A weekly column profiling companies and personalities.

Share story


Laplink, a Kirkland company developing file-transfer and synchronization technology


Thomas Koll, chairman and chief executive

Sound familiar?

Laplink should. The software company has been around for two decades and was the Bothell brainchild of Mark Eppley. But by 2003, it was burdened by debt and unable to generate more cash. Total revenue in 2002 was only $4.5 million.

Most Read Stories

Unlimited Digital Access. $1 for 4 weeks

A new start:

Koll bought Laplink’s assets in 2003 for $1.5 million. He moved the offices to Kirkland and ramped up the work force from 20 employees to 34. Since then, Laplink has released six new products and updated its signature software, a file-transfer and PC-connectivity program called Laplink Gold.

Broadened focus:

Laplink’s new products include programs to help you access your PC from a Web-enabled device, sync your computer with a personal digital assistant and transfer files, programs and settings between computers. About two-thirds of Laplink customers are individuals. “We want to be a central brand for the computer user that they can trust,” Koll said.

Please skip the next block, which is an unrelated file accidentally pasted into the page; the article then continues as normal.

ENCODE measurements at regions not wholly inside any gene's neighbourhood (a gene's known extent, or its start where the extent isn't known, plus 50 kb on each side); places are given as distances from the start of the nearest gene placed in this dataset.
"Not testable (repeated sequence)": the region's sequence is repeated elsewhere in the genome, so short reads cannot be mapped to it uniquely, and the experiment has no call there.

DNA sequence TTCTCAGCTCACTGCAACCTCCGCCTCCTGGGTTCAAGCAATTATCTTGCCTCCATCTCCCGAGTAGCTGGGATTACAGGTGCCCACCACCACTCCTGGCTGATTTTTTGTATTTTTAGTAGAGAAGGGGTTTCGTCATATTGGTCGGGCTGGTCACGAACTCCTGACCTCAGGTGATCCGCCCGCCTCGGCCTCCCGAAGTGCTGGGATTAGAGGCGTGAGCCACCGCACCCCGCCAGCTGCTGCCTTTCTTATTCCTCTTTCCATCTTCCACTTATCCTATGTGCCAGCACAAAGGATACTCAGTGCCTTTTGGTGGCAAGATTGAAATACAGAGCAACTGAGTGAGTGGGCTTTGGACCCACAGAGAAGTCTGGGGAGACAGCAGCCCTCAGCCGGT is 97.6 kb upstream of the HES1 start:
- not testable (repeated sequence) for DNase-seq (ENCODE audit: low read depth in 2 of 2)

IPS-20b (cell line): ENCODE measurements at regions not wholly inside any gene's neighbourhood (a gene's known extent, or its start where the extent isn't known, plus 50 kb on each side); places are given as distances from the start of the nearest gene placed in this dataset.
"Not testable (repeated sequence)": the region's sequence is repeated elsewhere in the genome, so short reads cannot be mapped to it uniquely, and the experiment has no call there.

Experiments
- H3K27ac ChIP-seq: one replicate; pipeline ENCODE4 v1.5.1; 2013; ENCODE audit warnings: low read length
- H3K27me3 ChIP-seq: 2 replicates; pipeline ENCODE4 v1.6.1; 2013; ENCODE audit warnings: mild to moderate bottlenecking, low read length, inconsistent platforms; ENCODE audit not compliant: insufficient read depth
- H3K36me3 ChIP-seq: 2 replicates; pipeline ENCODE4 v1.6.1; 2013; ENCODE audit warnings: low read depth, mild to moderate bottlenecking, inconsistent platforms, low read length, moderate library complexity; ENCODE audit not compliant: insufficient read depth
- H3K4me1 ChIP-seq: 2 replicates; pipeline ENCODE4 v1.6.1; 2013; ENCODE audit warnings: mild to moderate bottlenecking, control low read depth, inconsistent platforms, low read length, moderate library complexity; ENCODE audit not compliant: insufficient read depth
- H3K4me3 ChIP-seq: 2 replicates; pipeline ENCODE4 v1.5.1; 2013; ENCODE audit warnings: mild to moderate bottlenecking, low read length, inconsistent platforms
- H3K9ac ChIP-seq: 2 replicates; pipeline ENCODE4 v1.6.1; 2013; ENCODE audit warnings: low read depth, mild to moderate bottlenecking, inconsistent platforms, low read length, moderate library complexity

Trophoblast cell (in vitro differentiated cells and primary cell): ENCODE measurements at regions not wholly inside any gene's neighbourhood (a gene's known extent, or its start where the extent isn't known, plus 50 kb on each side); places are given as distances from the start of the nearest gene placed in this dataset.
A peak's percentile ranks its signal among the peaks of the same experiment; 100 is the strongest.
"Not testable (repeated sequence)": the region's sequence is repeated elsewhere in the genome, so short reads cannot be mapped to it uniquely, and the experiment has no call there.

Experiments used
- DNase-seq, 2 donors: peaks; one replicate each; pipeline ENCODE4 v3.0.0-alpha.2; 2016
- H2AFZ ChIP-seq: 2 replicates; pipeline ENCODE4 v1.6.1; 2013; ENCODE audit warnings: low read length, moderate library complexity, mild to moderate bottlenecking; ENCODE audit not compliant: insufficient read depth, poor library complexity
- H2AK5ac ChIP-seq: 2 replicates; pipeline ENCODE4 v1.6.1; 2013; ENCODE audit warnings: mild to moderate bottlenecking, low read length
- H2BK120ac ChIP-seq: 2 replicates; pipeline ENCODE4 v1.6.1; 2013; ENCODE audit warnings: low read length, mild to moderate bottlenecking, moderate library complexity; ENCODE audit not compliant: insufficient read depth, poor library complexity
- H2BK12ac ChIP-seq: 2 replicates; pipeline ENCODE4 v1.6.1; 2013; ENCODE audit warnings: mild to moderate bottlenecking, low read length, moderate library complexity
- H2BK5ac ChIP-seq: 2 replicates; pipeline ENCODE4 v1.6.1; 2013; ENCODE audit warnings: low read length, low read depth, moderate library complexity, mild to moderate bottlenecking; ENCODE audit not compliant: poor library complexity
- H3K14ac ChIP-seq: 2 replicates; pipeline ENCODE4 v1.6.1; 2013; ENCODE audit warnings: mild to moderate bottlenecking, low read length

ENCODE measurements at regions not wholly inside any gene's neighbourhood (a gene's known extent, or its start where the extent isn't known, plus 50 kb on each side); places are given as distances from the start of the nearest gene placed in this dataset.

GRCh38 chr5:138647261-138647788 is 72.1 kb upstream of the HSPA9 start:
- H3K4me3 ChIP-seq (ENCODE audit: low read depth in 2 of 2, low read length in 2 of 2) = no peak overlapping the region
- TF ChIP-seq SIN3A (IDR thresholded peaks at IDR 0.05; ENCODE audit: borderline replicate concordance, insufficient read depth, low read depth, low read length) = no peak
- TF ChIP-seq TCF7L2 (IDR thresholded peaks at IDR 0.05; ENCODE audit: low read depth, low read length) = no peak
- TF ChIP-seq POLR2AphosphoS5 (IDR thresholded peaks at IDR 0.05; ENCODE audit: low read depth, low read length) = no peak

A corporate background:

Koll was at Microsoft for 13 years, starting in its German office and rising to vice president of network-solutions group in Redmond. After helping establish Microsoft’s wireless strategy, he left the company in 2001 to become chief executive of Canadian wireless-computing company Infowave Software. He stepped down as CEO in 2002 but remains Infowave’s chairman.

Napster it ain’t:

Koll said that people older than 30 have fond memories of Laplink’s software, while those younger than 30 have no clue what the company does. Laplink’s work with peer-to-peer file sharing could change that. No, this isn’t the new Napster. The company’s ShareDirect program allows users to share any folders and files on their PCs, even through firewalls. The company’s largest development team is focused on peer-to-peer work. “I think the category will explode,” Koll said.

Not looking for funding yet:

So far, Koll has funded Laplink mostly with his own money. He isn’t interested in venture capital but hasn’t ruled it out. He expects Laplink will be profitable this year.


“We are all connected to the Internet, but we are not connected with each other.”

— Kim Peterson